One of Josh’s mentors and associates is Johnny Hanna, the CEO, and co-founder of Homie. Recently, Johnny has become more prolific on LinkedIn, and he’s been doing mental health Monday posts. He is being very vulnerable on LinkedIn about mental health issues he has struggled with or that he’s helped other people with, inviting them to be more vulnerable and open.
Initially, these mental health posts had some traction, but now they have massive followings. In the comments, people repeatedly say that when Johnny pulled them aside or sat in their car and talked to them about this topic, it really resonated with them. These individuals have since been seeing a therapist, working on their mental health, or doing something else to address this issue.
Being vulnerable with our associates is a huge aspect of credibility. One of the secrets is the secret of imperfection. When we try to be perfect, we’re not real. But, showing the scars we have actually gives us credibility. It allows people to connect with us in a way that is otherwise difficult when we are trying to be “perfect.” Perfect is not relatable because nobody is perfect.
“Trust is a product of vulnerability that grows over time and requires work, attention, and full engagement.” -Brene Brown, American professor, lecturer, author, and podcast host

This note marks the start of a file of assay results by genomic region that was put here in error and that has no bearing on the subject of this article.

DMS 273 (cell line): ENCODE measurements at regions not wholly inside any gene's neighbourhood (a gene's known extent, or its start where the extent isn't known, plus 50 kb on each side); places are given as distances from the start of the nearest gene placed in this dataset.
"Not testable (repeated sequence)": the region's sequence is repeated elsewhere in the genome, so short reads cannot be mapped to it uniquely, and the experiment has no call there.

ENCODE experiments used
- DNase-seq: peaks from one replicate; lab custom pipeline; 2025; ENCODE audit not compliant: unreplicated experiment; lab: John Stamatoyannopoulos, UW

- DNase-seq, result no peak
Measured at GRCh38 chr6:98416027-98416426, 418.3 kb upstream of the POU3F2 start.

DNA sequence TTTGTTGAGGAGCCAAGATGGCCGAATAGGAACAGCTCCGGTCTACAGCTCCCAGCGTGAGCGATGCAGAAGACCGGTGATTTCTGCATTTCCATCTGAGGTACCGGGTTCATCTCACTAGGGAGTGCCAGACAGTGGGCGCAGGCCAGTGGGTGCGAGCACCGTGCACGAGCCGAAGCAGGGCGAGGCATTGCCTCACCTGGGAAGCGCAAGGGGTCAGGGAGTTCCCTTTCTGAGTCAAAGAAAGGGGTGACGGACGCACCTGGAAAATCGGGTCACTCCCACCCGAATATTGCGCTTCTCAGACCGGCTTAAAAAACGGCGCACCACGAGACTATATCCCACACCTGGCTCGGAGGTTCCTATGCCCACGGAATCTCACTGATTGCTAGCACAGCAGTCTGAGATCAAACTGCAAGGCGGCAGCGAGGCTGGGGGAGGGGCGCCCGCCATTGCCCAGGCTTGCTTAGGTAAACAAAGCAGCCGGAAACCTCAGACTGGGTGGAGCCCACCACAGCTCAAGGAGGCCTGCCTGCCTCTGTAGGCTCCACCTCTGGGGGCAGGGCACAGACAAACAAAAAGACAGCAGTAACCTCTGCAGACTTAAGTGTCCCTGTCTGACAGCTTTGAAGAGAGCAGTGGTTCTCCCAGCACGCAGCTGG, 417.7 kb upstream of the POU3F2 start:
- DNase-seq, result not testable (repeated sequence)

Another concept of credibility is listening first. Josh’s father is a great example of this. Josh called him before the interview, asking him for advice on something, and Josh said he talked for the majority of the time while his dad just listened to him.
When Josh was growing up, his dad was the CEO of a motorhome company. Josh asked him how he managed his life with all the people in his company. His dad said he just stayed quiet and listened. People usually assumed Josh’s dad was smart, but he surrounded himself with smart people who could help him.
"Listening is a magnetic and strange thing, a creative force. The friends who listen to us are the ones we move toward. When we are listened to, it creates us, makes us unfold and expand." -Karl A. Menninger, American psychiatrist
When I asked Josh who is the person that has the most credibility for him in his life, he said first his father and outside his family, Johnny Hanna. He said they are very similar in many ways. They both always do what they say they’re going to do. They are both vulnerable. Despite having a lot of success, they both haven’t let that go to their heads; one wouldn’t know how successful they are if they met them on the street. Johnny and Josh’s father are intelligent, well-versed in business and life principles, and they rely on those principles instead of the opinions of others.
When I was running Adoption.com, I had a client that stayed with me for 11 years, the longest client I’ve ever had. This client was on a month-to-month contract with me, and I believe that is one of the reasons he stayed with me for so long. If there was something wrong, I had to fix it immediately. It forced me to try to make him happy every month.
Long-term contracts are the enemy of successful long-term business relationships. If a customer isn’t happy, they will cancel as soon as they can. Most SaaS customers usually sign month-to-month contracts for this very reason.
Thank you so much Josh for sharing your stories and knowledge with us today. Here are some of my key takeaways from this episode: